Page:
Gluey Zenoism

Three gestalt real-time review entries are shown below that happened to happen today in the natural course of my reviewing….

The full contexts of these otherwise separate entries are linked in the first comment in comment stream below….

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THE DEAD VALLEY by Ralph Adams Cram

A tale told by an old yellow-haired Swede to another man over chess, a tale of a journey when he was 12 with another boy into the eponymous valley having bought a little dog but been delayed by “attractive paste-board pigs” used as target practice, and ended up in this valley after dark in underbrush-“tangled” Black Wood trees grown to forest size beneath unLigottian ‘white stars’ — all meaningful in hindsight, but then a perfect, crushing silence, white noise thickened, later into a sea of ashy whiteness, presenting a sheer apotheosis of this Aickman Fontana book series ‘gluey Zenoism’, its nullImmortalis, a stifling stagnancy, a “fever” and “nightmare of madness’ as infected by the previous story’s contiguity, memories airbrushed thereafter by the other boy, but remembered by the yellow-haired Swede: “My feet seemed clogged as in a nightmare […] the writhing mist crept clammily around my ankles, retarding my steps”. Beautifully evoked. With the bony remains of readers of — or listeners to — this story around its central Joyce Marsh tree…
But the dear little dog, what happened to that? Just a chess pawn, or pasteboard spear-carrier, no doubt.

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A MONSTER CALLS by Patrick Ness


“‘I’ll tell you something, Clara.  Have you ever 
SEEN a minute? Have you actually had one wriggling inside your hand?  Did you know if you keep your finger inside a clock for a minute, you can pick out that very minute and take it home for your own?’  So it is Paul who stealthily lifts the dome off. It is Paul who selects the finger of Clara’s that is to be guided, shrinking, then forced wincing into the works, to be wedged in them, bruised in them, bitten into and eaten up by the cogs.  ‘No you have got to keep it there, or you will lose the minute.  I am doing the counting – the counting up to sixty.’ . . . But there is to be no sixty.  The ticking stops.”
From ‘The Inherited Clock’ (1944) by Elizabeth Bowen

AMERICANS DON’T GET MUCH HOLIDAY
THE SECOND TALE
THE REST OF THE SECOND TALE

But then one day, the person’s daughters fell sick. First the one, and then the other, with an infection that swept the countryside.
(The sky darkened, and Conor could hear the coughing of the daughters within the parsonage, could hear the loud praying of the parson…)”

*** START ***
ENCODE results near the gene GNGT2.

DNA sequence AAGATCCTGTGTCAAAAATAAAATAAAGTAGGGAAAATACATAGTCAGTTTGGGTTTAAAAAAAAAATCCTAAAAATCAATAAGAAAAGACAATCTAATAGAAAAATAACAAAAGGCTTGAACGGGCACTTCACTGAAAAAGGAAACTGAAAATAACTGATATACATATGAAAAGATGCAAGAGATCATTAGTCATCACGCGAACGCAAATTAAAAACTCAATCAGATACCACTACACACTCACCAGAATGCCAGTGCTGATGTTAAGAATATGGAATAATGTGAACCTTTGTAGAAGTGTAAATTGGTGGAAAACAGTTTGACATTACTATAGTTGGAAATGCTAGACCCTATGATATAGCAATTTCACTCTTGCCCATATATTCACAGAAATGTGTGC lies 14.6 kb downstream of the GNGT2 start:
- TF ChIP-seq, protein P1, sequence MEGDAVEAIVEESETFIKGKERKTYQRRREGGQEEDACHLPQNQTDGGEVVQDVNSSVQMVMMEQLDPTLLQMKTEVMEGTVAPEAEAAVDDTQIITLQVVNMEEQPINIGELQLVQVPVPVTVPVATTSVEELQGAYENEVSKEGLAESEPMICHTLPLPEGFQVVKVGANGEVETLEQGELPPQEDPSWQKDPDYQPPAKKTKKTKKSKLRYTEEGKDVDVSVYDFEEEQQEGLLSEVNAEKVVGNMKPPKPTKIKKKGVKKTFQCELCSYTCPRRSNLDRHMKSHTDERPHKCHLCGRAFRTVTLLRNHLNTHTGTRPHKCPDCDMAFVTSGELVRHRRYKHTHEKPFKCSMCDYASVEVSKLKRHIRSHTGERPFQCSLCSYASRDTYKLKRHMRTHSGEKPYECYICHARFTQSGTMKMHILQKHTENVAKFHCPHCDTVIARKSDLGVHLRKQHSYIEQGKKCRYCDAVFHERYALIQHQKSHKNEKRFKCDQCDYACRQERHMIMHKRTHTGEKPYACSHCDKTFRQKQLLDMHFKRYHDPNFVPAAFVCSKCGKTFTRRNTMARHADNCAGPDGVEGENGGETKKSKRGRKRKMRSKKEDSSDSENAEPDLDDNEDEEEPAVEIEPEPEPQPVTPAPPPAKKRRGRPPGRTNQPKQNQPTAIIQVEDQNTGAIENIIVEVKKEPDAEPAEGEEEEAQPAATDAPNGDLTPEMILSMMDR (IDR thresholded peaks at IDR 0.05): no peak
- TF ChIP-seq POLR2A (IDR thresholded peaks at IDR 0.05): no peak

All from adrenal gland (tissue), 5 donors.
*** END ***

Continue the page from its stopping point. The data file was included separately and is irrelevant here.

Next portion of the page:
Conor’s resentment at his father’s apparent attitude fires him up. Time will also tell what destructive forces have been set working by our co-vivid dream’s power of gestalt from each bespoke reader of this book, and from the book’s authors, and perhaps from the other authors that each reader may have read, as fiery Conor tortures a prize pendulum clock. The monster then transliterated here, with its next fabulous tale, conveying the morals of Christian parson and conscientious apothecary. An apocryphal apocalypse or something far more bespoke and targeted for the boy who created it for us by means of the authors who created him?
Each book we read a version of the monster that calls or walks.

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THE MODEL by Robert Aickman

Pages 65 – 70

“The cortège, equine, human, spectral, stumbled endlessly on through the eternal fog.”

….just like Aickman’s “gluey Zenoism” from the Fontana Ghosts series of books that I have arguably established as the main gestalt, if a gestalt can be pluralised and then have a pecking order! But each work of art, such as an opera or a book of literature, needs, as it says in these pages, a “creative genius” to underpin it, and I am taking that role with this Model book I’m thus modelling, I trust. ‘Trust’ is also explicitly mentioned here as a guide to an instinct of understanding something artistic or literary you THINK you don’t otherwise understand at all. For example, is the male-female-faced Lexi so named because he smokes in front of Elena, as if she is a man among men all of whom are smoking? Lexi as the literary lexical equivalent of easy male / female disguises in Opera or Pantomime as well as in, say, some Shakespeare plays…

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